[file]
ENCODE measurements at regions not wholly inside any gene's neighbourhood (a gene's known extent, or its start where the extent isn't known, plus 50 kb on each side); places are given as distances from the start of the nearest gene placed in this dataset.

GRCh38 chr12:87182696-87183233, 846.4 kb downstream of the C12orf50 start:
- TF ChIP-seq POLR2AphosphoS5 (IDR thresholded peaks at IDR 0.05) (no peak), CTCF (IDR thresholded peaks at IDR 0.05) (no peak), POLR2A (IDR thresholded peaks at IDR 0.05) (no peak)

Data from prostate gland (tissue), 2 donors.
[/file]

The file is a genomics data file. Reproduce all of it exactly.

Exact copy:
ENCODE measurements at regions not wholly inside any gene's neighbourhood (a gene's known extent, or its start where the extent isn't known, plus 50 kb on each side); places are given as distances from the start of the nearest gene placed in this dataset.

GRCh38 chr12:87182696-87183233, 846.4 kb downstream of the C12orf50 start:
- TF ChIP-seq POLR2AphosphoS5 (IDR thresholded peaks at IDR 0.05) (no peak), CTCF (IDR thresholded peaks at IDR 0.05) (no peak), POLR2A (IDR thresholded peaks at IDR 0.05) (no peak)

Data from prostate gland (tissue), 2 donors.